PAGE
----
Despite what some people think about this kind of exercises, it turned out to be very instructive.

For example the first versions of this japh were so verbose that I didn't hope it would have been possible to shrink it to fit in .sig's standards. A big improvement was obtained when I realized that I didn't need to work with strings of "\0" and "\01" as I had initially assumed, but that any two chars would do instead. This is obvious if you think about the possible outcome of an expression of the kind a*b*c where * is a binary operation "of the kind of XOR" and a,b, and c can take two values only. But it was not so obvious until I stopped to think about it...

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Re: My 1st post (japh)
by jdalbec (Deacon) on Nov 25, 2004 at 23:40 UTC
    Most of the second and third lines are devoted to initializing $a (and $| as a side effect):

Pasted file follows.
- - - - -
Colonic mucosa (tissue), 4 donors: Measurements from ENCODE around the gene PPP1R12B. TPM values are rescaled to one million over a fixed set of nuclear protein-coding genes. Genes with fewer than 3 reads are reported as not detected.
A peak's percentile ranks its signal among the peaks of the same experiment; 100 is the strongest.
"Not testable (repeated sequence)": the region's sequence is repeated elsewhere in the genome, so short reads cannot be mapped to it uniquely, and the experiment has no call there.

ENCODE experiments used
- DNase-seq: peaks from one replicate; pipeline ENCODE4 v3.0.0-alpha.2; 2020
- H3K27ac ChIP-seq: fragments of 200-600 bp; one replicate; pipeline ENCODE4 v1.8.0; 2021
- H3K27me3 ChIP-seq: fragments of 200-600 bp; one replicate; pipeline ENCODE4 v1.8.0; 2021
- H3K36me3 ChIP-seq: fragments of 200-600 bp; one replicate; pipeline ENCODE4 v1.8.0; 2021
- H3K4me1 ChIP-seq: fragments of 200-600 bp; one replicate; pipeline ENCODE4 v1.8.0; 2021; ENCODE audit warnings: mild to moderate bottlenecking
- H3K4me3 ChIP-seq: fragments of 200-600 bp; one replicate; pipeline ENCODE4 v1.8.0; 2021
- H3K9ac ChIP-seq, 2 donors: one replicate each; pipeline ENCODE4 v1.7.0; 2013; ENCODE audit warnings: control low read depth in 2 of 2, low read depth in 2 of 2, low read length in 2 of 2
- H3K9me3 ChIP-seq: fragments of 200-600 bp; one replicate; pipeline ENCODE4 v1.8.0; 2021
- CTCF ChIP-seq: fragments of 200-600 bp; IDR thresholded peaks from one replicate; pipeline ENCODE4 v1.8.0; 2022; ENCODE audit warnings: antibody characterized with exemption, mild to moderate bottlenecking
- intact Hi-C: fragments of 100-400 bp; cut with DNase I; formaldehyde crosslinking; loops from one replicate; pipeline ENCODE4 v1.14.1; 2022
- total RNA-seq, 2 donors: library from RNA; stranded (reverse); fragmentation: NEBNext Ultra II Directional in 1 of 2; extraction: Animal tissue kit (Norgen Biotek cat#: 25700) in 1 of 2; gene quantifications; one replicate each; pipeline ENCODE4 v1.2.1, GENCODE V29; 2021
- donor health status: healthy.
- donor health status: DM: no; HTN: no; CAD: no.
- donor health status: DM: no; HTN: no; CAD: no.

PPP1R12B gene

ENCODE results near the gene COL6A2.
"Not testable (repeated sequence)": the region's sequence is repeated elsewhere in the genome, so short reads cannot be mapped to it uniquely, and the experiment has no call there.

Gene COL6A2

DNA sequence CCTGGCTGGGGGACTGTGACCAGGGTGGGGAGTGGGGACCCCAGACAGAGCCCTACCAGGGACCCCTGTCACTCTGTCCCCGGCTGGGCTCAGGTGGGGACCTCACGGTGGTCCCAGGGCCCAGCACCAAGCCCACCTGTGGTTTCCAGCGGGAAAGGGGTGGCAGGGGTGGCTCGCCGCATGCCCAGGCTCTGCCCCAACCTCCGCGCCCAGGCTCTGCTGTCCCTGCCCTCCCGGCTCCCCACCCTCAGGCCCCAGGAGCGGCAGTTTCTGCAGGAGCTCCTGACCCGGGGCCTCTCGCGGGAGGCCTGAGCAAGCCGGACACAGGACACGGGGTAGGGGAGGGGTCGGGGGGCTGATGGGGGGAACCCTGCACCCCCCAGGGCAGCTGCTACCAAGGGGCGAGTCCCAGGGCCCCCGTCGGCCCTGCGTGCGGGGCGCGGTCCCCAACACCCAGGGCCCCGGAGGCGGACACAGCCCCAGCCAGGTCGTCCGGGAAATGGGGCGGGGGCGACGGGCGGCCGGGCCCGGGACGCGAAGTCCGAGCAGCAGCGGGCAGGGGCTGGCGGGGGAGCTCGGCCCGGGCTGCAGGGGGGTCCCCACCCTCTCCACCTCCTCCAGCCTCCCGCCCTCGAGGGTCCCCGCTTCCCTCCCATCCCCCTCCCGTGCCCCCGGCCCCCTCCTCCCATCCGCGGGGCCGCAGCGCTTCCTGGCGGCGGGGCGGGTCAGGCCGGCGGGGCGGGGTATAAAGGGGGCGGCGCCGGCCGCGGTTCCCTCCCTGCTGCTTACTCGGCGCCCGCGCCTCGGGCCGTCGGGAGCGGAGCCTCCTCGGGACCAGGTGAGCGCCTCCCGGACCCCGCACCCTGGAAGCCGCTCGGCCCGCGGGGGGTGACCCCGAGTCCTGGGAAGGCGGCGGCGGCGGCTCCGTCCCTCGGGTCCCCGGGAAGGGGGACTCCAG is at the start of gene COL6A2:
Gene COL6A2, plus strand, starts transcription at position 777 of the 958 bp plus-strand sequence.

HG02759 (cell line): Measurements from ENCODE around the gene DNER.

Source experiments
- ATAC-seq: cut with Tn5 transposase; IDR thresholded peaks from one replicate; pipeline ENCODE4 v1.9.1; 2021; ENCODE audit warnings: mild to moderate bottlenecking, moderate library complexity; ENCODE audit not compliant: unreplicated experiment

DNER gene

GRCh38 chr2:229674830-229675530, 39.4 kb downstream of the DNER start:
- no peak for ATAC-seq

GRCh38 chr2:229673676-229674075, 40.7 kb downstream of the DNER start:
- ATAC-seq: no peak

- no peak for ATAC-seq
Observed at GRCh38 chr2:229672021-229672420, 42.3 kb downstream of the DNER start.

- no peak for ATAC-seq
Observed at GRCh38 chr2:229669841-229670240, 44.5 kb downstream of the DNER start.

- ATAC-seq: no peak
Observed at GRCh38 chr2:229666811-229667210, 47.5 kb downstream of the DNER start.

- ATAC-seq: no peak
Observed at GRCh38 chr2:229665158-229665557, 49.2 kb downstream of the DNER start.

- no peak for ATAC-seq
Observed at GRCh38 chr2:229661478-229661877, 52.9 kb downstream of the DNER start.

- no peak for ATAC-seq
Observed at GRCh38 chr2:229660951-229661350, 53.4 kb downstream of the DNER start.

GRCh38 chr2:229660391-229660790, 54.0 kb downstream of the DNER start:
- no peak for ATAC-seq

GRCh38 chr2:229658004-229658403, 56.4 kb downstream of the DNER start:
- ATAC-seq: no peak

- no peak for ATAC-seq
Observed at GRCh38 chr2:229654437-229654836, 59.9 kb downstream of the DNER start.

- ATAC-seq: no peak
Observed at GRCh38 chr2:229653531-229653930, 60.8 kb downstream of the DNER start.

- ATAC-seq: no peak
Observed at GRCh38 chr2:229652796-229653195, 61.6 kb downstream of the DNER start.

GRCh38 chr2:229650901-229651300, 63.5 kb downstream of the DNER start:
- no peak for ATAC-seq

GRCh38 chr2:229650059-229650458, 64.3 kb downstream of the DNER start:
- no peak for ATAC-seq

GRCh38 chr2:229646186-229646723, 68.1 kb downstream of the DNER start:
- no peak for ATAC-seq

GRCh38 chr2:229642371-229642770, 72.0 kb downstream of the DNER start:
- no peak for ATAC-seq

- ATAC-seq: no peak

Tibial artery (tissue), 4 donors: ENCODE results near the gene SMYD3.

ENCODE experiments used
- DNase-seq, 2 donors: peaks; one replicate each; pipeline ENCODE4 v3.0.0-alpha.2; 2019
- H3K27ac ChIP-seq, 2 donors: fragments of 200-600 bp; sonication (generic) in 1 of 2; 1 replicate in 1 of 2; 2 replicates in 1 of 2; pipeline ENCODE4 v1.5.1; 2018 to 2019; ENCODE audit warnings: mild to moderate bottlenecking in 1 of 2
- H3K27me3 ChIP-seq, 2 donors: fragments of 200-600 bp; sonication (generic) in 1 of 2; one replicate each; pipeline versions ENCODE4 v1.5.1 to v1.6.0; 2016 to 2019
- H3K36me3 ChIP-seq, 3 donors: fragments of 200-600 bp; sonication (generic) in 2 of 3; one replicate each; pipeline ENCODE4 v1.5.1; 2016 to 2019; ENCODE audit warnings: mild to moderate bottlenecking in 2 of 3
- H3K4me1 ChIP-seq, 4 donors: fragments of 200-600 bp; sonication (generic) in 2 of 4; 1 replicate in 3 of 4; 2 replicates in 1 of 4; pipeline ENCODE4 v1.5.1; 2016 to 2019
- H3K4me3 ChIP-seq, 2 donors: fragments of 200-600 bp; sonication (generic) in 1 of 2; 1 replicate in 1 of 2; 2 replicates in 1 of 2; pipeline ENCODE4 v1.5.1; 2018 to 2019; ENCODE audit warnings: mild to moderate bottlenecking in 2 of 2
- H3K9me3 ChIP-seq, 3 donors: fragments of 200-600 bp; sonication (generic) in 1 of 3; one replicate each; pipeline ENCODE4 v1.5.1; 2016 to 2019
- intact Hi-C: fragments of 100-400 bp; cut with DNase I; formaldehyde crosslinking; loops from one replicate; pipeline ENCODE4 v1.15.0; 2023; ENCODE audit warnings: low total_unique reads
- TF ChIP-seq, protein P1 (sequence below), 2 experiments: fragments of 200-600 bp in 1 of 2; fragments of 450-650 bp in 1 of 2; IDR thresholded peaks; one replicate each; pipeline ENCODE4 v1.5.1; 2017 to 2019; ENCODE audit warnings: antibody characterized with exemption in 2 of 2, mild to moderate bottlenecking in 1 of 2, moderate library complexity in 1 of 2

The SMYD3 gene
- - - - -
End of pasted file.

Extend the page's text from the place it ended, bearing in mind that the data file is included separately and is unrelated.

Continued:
||=join'',map--$|x$_,(unpack'w',unpack'u','G^<R<Y]*YB=' .'KYU;*EVH[.FHF2W+#"\Z*5TI/ER<Z`S(G.DZZ9OX0Z')=~/./g
    The two unpacks generate an array consisting of the number 14417713111218131332253147132969324349431334211136532212511512172112293224231453242. The decimal digits of this number are then extracted via =~/./g and used to run-length decode a bit string 1000011110... via map--$|x$_. Since the number of decimal digits is odd, the last value of $| is 1.

    After we remove the initialization code and the trailing #JAPH, comment we have:

    {$_=pack'B8'x25,unpack'A8'x32,$a^=sub{pop^pop}->(map substr (($a)x2,$_,256),7,249);s/[^\w,]/ /g;$ \=/^J/?$/:"\r";print,redo}